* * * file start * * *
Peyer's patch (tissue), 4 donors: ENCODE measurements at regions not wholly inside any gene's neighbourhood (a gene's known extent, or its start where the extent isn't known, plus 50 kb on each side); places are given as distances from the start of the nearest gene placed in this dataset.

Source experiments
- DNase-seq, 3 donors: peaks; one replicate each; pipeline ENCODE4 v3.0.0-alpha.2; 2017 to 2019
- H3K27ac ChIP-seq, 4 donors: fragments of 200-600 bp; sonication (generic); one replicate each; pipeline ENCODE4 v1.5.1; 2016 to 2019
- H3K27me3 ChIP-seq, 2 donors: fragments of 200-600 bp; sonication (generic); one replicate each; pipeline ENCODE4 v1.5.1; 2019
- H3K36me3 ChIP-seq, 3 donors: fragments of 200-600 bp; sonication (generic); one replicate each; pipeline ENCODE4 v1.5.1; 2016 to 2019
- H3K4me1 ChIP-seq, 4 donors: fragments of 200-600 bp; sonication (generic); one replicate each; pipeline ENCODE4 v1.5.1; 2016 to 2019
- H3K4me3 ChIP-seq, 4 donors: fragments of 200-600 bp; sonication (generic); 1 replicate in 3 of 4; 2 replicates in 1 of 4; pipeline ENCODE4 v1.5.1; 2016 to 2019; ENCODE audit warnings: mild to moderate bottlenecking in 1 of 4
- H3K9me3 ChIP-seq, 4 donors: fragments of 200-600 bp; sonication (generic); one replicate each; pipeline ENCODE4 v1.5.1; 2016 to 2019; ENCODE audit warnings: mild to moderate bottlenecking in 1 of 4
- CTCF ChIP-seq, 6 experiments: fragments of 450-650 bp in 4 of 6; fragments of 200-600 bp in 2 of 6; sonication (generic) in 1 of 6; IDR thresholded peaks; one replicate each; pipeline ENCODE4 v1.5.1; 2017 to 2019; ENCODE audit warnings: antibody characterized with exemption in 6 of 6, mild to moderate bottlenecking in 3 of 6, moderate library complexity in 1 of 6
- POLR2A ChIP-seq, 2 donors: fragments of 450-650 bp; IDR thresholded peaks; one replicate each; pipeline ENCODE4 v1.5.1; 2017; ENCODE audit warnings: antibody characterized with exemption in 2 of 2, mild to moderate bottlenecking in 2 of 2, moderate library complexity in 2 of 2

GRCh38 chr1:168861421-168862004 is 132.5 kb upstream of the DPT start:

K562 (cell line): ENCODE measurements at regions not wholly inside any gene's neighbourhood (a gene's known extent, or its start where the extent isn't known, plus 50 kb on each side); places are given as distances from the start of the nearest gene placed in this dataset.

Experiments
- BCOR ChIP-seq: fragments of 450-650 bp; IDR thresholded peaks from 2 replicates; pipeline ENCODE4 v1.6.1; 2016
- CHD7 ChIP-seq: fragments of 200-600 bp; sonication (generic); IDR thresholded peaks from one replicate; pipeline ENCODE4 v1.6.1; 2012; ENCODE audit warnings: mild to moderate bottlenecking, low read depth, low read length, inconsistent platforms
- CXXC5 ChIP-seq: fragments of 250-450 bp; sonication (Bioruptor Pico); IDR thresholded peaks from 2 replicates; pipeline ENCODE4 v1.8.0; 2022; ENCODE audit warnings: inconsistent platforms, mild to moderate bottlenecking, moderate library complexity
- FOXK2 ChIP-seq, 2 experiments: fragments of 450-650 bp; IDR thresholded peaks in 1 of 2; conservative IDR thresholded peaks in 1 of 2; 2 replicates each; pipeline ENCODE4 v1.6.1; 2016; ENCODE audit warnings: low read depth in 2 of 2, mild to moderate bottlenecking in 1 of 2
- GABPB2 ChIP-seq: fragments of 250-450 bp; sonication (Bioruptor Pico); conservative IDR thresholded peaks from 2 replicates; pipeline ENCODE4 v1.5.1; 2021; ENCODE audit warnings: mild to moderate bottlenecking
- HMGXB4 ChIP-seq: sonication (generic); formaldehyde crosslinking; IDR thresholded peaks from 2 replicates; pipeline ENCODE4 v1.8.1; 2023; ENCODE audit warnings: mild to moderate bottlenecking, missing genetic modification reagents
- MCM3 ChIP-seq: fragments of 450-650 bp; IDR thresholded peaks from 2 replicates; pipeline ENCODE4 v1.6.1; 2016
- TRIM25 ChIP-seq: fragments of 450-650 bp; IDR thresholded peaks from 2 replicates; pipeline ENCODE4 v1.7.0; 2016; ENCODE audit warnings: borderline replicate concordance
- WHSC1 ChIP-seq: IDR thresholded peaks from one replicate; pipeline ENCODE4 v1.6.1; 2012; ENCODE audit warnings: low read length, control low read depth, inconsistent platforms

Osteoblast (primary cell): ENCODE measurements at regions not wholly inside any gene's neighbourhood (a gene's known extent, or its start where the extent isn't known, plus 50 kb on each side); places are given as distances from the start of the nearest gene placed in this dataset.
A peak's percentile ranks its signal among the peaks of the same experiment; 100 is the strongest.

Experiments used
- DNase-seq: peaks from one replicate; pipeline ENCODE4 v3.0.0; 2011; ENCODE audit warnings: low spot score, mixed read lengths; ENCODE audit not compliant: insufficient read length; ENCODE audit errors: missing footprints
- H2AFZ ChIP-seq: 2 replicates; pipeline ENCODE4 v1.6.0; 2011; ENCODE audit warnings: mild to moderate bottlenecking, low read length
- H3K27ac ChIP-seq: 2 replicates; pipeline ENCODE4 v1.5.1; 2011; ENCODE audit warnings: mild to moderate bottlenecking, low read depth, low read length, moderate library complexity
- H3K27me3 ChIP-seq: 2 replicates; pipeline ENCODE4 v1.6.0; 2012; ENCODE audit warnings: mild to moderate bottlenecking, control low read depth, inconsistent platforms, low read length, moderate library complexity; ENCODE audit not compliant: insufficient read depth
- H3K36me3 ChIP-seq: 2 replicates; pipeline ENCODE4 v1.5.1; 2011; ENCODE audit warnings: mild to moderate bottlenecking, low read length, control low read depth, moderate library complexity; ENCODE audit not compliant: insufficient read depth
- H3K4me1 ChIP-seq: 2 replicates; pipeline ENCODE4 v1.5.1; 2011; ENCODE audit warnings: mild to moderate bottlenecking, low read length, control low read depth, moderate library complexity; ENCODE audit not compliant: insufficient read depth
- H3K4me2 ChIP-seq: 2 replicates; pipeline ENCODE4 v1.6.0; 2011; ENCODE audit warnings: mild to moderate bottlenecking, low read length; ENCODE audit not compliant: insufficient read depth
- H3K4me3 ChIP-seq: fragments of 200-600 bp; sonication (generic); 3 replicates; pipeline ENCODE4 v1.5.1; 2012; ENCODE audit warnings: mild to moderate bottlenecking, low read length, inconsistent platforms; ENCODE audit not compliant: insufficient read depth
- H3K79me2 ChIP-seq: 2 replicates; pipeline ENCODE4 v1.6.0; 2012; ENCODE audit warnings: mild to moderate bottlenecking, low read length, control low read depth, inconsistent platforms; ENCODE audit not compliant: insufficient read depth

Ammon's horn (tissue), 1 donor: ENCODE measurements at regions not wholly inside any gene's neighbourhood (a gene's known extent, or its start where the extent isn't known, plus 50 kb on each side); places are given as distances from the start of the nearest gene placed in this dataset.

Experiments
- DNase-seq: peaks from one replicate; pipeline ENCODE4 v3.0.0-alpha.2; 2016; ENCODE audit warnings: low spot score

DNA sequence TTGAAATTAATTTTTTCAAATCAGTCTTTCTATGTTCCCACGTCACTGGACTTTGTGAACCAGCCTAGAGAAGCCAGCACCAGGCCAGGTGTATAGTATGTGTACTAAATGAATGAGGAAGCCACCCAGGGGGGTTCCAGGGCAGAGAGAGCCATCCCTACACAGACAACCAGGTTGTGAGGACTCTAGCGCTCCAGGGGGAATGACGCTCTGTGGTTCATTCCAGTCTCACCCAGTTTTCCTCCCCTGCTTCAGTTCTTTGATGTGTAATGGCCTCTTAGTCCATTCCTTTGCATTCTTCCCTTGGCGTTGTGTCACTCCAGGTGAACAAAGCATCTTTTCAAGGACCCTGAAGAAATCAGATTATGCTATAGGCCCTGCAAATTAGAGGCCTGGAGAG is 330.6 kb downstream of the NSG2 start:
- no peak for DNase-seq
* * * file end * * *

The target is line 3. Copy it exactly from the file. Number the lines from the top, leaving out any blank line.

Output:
- DNase-seq, 3 donors: peaks; one replicate each; pipeline ENCODE4 v3.0.0-alpha.2; 2017 to 2019